41-50 of 3106 results

  • Odour From waste treatment plants to broiler farms, all businesses must correctly managed odour they produce.... Last updated on 27 Nov 2012
  • Understanding offensive odour Odour (or smell) is experienced when one or more chemical compounds in a gaseous form stimulate the sense of smell (the nose). Odours are also commonly called scents and can be pleasant (a fragrance or aroma) or unpleasant (a stink or stench). Reactions to odours can be very subjective. A smell may be pleasant to one person and unpleasant to someone else. An offensive odour is one that affects the general life, health and wellbeing of an individual as a result of the intensity, character, ... Last updated on 23 Dec 2014
  • Types and sources of odour Odours can come from many different sources, but the typical kinds of odours EPA investigates are from industrial sources and premises such as sewage treatment facilities, abattoirs, animal renderers, landfills and composting facilities. Odour from domestic sources and some smaller commercial premises, such as shops and restaurants, should be referred to local council officers. Compost and organic waste Organic waste, especially municipal garden waste, is recycled into a number of organic prod... Last updated on 10 Jan 2014
  • Water Victoria’s unique rivers, wetlands, estuaries and coasts are home to millions of creatures and are highly valued by all Victorians. They sustain us, our way of living and our future. We all impact on them through everyday activities, so we must all work together to better manage our actions and reduce our impacts.... Last updated on 20 Apr 2016
  • Victoria’s water environments Victoria’s water environments are diverse and are among our most valuable assets. They are home to a huge variety of creatures, from tiny plankton to fish, dolphins, birds and whales, including some that are unique to our state and others that migrate to Victoria each year from across the globe. Marine environments Estuaries Estuaries are where rivers meet the sea. They undergo substantial salinity change due to the mixing of fresh water with seawater. They may be permanently or periodi... Last updated on 1 Dec 2016
  • Protecting Victoria’s waters Healthy water is essential to sustain the many demands that we as a community place on our water environments. Without it we could not drink or grow agricultural products, nor do many things that support our wellbeing and economy – what we label beneficial uses of water. Safeguarding our water environments can not be achieved by one organisation or a few individuals alone. We all impact on water environments through everyday activities so we must all work together to better manage ou... Last updated on 30 Jul 2012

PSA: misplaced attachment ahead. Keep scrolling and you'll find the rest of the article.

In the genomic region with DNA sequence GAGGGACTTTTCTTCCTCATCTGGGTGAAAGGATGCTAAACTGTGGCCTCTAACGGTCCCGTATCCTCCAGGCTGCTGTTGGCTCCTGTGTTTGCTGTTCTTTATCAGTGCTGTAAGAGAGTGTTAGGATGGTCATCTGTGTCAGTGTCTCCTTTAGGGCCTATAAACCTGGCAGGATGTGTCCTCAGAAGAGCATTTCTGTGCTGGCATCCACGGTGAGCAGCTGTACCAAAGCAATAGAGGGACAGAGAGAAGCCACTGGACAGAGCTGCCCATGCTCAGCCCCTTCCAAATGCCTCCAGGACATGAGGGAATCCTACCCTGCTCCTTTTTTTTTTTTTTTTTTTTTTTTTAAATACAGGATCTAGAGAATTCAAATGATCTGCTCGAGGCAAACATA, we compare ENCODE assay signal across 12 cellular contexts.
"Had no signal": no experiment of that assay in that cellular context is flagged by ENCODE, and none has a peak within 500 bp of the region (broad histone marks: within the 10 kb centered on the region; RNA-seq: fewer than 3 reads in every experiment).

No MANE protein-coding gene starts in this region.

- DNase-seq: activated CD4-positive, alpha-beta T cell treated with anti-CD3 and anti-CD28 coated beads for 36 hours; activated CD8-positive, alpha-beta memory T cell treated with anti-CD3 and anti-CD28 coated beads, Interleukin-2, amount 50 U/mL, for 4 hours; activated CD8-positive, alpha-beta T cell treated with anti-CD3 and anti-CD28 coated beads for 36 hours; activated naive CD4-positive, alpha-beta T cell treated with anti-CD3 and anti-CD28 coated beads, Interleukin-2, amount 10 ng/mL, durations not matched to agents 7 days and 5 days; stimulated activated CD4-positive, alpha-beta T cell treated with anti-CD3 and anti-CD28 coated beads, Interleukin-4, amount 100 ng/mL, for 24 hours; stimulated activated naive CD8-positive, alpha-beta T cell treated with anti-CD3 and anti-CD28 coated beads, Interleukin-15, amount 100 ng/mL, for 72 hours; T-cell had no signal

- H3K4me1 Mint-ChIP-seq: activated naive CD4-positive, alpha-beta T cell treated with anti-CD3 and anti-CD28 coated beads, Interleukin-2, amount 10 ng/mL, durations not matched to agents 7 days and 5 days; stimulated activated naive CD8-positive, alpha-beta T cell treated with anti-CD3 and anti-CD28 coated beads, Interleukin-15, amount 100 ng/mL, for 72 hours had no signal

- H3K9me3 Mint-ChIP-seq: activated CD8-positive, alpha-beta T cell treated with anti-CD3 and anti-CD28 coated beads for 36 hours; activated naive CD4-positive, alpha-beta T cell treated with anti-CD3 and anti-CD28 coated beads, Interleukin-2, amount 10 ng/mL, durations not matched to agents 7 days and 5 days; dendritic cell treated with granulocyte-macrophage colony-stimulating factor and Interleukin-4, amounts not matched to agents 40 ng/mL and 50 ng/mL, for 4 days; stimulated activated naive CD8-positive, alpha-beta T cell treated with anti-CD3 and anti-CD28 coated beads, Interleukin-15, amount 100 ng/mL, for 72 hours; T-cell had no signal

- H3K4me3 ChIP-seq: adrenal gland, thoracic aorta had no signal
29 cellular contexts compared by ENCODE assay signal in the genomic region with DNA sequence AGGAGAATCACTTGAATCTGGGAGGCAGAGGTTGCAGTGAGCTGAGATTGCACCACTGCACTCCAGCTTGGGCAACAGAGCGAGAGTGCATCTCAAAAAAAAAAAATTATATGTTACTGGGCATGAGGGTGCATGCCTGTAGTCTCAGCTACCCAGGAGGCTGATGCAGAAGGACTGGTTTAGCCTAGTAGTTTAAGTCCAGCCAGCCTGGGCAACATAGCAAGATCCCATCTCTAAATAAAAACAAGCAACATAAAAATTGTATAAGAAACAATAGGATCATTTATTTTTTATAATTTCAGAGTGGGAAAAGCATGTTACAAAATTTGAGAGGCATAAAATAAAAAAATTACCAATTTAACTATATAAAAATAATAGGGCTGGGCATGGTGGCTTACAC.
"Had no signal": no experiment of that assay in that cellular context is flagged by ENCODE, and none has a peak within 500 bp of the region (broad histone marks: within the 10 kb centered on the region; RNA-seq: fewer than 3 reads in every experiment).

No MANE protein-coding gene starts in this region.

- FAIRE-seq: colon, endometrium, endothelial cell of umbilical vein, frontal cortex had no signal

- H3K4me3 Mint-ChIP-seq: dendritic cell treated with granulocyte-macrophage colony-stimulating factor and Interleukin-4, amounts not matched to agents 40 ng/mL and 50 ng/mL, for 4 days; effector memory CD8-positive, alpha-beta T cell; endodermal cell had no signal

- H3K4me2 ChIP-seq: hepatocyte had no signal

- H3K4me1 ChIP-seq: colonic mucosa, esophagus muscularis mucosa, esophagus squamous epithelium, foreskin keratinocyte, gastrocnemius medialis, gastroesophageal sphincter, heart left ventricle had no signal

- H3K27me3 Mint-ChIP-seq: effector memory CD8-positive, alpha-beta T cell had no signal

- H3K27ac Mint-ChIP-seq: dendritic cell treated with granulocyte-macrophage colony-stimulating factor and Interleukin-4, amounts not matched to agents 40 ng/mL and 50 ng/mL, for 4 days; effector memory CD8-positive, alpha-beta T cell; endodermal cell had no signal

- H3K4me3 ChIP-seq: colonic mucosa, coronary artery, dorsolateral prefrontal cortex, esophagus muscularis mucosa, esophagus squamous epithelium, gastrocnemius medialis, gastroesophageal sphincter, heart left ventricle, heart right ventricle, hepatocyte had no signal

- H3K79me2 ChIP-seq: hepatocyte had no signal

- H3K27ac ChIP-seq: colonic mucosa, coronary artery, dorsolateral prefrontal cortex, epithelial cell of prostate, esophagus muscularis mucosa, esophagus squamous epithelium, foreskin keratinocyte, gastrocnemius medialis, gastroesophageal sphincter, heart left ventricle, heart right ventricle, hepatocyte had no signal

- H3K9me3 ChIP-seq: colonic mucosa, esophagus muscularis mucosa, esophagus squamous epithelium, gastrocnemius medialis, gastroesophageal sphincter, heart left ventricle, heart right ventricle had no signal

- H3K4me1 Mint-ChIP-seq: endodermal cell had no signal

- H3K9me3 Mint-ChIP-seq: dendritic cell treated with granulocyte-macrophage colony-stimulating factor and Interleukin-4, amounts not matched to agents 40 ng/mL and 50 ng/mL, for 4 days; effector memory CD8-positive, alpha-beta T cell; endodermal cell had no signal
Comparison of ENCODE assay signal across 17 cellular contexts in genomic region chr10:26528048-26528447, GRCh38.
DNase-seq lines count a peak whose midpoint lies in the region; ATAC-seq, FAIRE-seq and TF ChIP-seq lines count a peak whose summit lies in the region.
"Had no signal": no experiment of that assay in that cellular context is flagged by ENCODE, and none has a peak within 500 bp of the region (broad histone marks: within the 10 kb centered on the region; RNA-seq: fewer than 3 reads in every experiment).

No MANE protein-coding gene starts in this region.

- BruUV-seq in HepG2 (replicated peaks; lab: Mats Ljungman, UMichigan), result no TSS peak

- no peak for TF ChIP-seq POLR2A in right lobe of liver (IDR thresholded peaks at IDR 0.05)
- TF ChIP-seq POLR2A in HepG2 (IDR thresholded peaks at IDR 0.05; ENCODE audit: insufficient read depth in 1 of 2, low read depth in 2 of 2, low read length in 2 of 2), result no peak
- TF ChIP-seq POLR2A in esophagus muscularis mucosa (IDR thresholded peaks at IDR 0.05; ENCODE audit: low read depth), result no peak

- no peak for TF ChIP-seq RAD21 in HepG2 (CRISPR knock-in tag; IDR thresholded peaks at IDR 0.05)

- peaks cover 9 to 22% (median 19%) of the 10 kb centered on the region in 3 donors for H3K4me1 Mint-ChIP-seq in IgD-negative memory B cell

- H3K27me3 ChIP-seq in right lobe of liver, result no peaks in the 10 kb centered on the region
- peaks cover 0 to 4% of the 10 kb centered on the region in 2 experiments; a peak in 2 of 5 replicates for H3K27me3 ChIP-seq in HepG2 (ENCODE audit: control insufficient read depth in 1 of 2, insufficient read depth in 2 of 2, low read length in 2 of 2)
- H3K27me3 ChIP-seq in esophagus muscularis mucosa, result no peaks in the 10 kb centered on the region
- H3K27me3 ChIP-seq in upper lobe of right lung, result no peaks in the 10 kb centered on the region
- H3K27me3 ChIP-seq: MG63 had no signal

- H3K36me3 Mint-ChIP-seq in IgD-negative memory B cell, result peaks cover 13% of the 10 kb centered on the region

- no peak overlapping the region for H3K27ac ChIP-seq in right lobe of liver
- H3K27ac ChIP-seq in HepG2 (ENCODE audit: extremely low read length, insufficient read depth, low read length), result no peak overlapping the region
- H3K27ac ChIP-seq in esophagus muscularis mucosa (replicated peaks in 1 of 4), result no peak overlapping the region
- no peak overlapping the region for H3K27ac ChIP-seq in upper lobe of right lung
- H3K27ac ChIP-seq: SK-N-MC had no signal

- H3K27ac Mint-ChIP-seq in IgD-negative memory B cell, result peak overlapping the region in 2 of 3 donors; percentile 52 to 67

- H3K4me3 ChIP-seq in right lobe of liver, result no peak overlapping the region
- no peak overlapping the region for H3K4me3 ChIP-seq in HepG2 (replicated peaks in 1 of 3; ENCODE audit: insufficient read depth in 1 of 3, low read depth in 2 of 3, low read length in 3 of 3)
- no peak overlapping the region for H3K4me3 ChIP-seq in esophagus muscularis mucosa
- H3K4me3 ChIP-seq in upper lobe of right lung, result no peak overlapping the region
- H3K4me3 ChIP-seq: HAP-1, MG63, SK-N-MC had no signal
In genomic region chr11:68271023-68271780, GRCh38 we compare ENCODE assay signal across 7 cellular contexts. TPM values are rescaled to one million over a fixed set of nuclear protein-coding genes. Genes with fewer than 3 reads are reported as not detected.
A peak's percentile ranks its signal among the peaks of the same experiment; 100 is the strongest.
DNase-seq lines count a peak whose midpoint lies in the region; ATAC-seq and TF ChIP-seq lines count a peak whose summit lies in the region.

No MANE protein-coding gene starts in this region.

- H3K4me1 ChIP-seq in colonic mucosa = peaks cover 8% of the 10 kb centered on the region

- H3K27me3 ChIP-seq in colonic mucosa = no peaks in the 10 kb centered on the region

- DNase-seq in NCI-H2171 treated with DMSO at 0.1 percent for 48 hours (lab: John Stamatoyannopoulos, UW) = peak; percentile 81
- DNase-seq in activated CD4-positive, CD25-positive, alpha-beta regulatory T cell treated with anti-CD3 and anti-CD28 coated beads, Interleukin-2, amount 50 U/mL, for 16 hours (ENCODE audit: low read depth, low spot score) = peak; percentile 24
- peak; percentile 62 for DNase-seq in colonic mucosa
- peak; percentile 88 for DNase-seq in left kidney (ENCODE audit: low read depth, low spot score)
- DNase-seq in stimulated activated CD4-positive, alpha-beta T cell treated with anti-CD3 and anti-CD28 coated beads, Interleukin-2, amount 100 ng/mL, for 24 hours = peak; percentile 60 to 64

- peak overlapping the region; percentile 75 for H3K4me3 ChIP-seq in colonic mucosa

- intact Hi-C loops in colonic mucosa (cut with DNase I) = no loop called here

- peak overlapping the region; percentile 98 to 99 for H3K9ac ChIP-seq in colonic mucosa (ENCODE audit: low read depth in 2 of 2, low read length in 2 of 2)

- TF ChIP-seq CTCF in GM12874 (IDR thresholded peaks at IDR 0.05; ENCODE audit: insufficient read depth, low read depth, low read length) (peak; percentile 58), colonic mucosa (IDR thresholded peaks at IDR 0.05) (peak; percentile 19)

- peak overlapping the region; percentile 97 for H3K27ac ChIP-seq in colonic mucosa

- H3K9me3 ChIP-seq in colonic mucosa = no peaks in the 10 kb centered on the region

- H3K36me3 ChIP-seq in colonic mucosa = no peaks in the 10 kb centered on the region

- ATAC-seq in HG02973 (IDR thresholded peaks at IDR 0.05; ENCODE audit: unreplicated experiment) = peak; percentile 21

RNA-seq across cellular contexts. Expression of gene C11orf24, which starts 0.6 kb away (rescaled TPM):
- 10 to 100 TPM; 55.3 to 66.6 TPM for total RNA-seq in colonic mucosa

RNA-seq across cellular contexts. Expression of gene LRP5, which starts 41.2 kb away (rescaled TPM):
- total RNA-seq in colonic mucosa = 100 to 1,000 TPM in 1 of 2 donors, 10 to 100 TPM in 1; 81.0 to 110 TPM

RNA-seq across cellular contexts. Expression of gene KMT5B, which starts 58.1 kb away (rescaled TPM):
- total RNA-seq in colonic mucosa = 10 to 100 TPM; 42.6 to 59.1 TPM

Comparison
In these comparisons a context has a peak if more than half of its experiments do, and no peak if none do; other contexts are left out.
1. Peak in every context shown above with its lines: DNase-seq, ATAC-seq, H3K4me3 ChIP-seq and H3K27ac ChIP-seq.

• Threats to Victoria’s water environment Water is essential to life. We all use it and all impact on its quality and quantity. Human use of Victoria’s land and water resources has affected the health of our water environments to an extent that threatens the very features that make them so attractive and valuable. While some of our water environments are in largely natural condition, others are becoming saltier or have higher than natural silt and nutrient levels. Algal blooms and pest plants and animals are common indicators o... Last updated on 26 Jul 2012
  • Victoria’s marine environments Victoria has a diverse range of marine environments that range from the cool productive waters in the south west of the state to the warmer subtropical waters along east coast, with many bays, estuaries and ecologically-important environments in between. It is everyone’s responsibility to help protect the marine environment for the benefit of people and other living things. EPA works to protect the marine environment through: year-round water quality monitoring at fixed marin... Last updated on 20 Apr 2016
  • Ballast water Ballast water is water carried in ships’ ballast tanks to improve stability, balance and trim. It is taken up or discharged when cargo is unloaded or loaded, or when a ship needs extra stability in foul weather. When ships take on ballast water, plants and animals that live in the ocean are also picked up. Discharging this ballast water releases these organisms into new areas where they can become marine pests. Commonwealth takes over of domestic ballast water regulation on 8 Sept... Last updated on 13 Sep 2017
  • Stormwater Stormwater is surface run-off from rain and storm events that enters the drainage system. It carries many pollutants, including leaves, sediment, oil and other hydrocarbons, that are a major cause of pollution in our rivers, creeks, lakes and bays. Improving stormwater quality is a long-term process that involves educating residents and businesses about preventing stormwater pollution at its source and treating stormwater before it enters our waterways. Cleaner stormwater provides us with new ... Last updated on 26 Jul 2012

Page last updated on 21 Jan 2015